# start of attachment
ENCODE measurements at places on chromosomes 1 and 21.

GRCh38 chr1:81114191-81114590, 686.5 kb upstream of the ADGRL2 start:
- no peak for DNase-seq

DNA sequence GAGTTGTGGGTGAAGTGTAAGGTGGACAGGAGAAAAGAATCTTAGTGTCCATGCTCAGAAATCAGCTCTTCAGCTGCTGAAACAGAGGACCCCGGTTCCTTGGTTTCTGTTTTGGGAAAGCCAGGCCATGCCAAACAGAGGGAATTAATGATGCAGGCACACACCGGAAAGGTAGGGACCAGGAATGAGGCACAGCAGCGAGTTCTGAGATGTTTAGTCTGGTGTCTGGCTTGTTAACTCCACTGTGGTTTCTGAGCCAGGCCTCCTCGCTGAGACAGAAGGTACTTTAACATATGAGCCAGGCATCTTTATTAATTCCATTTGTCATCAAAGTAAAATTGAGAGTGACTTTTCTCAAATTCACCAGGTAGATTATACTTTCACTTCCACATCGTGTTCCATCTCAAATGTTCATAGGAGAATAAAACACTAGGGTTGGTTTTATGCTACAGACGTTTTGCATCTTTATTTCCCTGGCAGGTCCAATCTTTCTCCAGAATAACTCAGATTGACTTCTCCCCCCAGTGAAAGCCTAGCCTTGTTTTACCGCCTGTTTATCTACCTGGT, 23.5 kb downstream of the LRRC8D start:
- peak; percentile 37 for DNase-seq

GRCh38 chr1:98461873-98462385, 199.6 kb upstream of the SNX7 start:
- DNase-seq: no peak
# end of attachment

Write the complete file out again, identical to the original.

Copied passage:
ENCODE measurements at places on chromosomes 1 and 21.

GRCh38 chr1:81114191-81114590, 686.5 kb upstream of the ADGRL2 start:
- no peak for DNase-seq

DNA sequence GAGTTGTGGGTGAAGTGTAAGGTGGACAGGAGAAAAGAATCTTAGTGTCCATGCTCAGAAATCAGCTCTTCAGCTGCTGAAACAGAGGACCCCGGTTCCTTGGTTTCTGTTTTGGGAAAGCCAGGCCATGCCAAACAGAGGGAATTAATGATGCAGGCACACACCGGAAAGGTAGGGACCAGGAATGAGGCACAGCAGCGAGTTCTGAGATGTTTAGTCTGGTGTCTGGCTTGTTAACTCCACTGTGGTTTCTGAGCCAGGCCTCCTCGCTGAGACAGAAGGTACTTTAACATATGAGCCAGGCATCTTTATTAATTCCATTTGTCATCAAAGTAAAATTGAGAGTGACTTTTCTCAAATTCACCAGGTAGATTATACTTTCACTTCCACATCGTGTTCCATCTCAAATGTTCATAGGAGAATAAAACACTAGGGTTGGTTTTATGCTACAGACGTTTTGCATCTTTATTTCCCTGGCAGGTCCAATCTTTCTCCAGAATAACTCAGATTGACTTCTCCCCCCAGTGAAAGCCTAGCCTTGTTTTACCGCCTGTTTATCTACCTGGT, 23.5 kb downstream of the LRRC8D start:
- peak; percentile 37 for DNase-seq

GRCh38 chr1:98461873-98462385, 199.6 kb upstream of the SNX7 start:
- DNase-seq: no peak